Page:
UK schools under fire

GCSE pupils have turned their backs
on traditional subjects opting for ‘softer’ alternatives such as media studies,
league tables show.

Schools were accused of failing to
prepare their pupils for the workplace today as league tables revealed fewer
than one in six pupils in England scored five good grades in traditional GCSEs.

For the first time, annual league
tables have measured schools’ performance by the proportion of children who
obtain the new “English baccalaureate”.

This is awarded to teenagers who
achieve GCSEs in English, maths, a science, a foreign language and a humanity,
such as history or geography, at grade C or above.

The government is also publishing
data on how schools spend public money, which is intended to encourage them to
spend more efficiently.

 The figures show a wide variation in spending
between schools – and no correlation with their pupils’ levels of attainment.

Private schools and teaching unions
have criticised the introduction of the English bac for this year’s league
tables, saying it unfairly skewed the results of schools which had not prepared
for it.

At famous public schools including
Eton and Harrow, no pupils qualified in the English bac, according to the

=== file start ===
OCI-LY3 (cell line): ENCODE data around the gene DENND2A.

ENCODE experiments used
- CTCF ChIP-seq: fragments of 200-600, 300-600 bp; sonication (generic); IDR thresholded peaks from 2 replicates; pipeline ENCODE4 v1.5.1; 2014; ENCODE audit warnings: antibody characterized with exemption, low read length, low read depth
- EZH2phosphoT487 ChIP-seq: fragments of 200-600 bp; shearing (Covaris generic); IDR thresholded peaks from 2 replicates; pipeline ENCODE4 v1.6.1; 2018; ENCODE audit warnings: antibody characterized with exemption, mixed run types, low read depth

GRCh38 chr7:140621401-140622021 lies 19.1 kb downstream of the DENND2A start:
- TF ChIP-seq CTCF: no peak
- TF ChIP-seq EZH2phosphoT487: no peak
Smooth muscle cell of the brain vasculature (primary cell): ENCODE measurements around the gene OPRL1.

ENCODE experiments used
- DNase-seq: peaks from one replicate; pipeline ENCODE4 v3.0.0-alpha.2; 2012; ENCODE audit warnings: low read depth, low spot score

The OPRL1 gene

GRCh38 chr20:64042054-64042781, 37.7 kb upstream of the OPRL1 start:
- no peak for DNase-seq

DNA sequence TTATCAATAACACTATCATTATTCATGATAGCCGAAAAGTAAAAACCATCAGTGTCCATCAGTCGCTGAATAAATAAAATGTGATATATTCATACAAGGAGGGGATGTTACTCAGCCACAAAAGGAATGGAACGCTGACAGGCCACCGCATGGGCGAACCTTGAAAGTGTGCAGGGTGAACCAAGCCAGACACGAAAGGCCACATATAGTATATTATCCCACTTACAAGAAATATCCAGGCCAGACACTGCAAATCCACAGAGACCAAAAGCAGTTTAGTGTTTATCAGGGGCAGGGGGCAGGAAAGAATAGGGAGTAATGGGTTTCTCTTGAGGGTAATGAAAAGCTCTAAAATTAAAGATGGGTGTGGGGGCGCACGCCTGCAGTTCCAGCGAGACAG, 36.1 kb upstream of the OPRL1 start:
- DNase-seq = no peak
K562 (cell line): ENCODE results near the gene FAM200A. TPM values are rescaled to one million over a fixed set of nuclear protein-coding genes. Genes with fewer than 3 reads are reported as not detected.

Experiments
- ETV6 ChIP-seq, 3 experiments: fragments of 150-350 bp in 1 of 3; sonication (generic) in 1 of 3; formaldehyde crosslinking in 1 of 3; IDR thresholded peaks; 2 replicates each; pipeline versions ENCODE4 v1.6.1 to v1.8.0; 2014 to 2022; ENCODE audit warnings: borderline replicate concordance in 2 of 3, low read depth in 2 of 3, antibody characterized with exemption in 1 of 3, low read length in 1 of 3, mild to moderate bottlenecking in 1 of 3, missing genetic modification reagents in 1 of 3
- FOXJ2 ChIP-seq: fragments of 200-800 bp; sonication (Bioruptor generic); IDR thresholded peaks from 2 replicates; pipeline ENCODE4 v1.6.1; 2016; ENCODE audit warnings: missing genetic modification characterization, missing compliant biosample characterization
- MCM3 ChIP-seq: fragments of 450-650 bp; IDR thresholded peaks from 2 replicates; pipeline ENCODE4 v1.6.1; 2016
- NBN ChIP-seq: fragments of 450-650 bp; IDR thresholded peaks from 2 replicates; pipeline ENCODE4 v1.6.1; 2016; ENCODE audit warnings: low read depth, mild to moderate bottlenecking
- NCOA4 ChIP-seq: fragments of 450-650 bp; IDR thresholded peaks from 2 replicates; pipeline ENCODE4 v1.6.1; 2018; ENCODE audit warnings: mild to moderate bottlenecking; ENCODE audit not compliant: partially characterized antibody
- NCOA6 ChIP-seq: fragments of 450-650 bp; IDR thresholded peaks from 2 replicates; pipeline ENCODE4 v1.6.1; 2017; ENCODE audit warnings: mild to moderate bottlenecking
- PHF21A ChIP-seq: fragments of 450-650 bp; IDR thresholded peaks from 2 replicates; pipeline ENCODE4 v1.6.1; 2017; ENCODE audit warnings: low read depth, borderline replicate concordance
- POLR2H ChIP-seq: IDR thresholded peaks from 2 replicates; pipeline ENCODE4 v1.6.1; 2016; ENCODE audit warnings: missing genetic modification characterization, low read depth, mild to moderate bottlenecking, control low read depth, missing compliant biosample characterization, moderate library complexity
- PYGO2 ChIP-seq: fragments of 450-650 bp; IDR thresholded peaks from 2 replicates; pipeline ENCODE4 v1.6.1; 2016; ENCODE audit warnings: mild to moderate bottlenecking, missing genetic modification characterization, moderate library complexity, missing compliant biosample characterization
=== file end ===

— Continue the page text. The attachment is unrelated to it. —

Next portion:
league tables.

This is because many private
schools have dropped GCSEs in favour of the International GCSE (IGCSE),
regarded as a tougher qualification.

In some subjects, these have not
yet been recognised by the exams watchdog, Ofqual.

A subject causing particular
concern to private schools is the Edexcel exam board’s maths IGCSE, which did
not count towards this year’s rankings.

The new rankings show just 15.6 per
cent of pupils achieved the English bac in their GCSEs last summer.

 In more than three-quarters of secondary
schools – 3,151 – fewer than half of pupils achieved the English bac.

 Fewer than 4 per cent of pupils on free school
meals are thought to have achieved the English bac according to the Department
for Education.


The English bac is intended to push students towards traditional subjects such as science.
Photo: File

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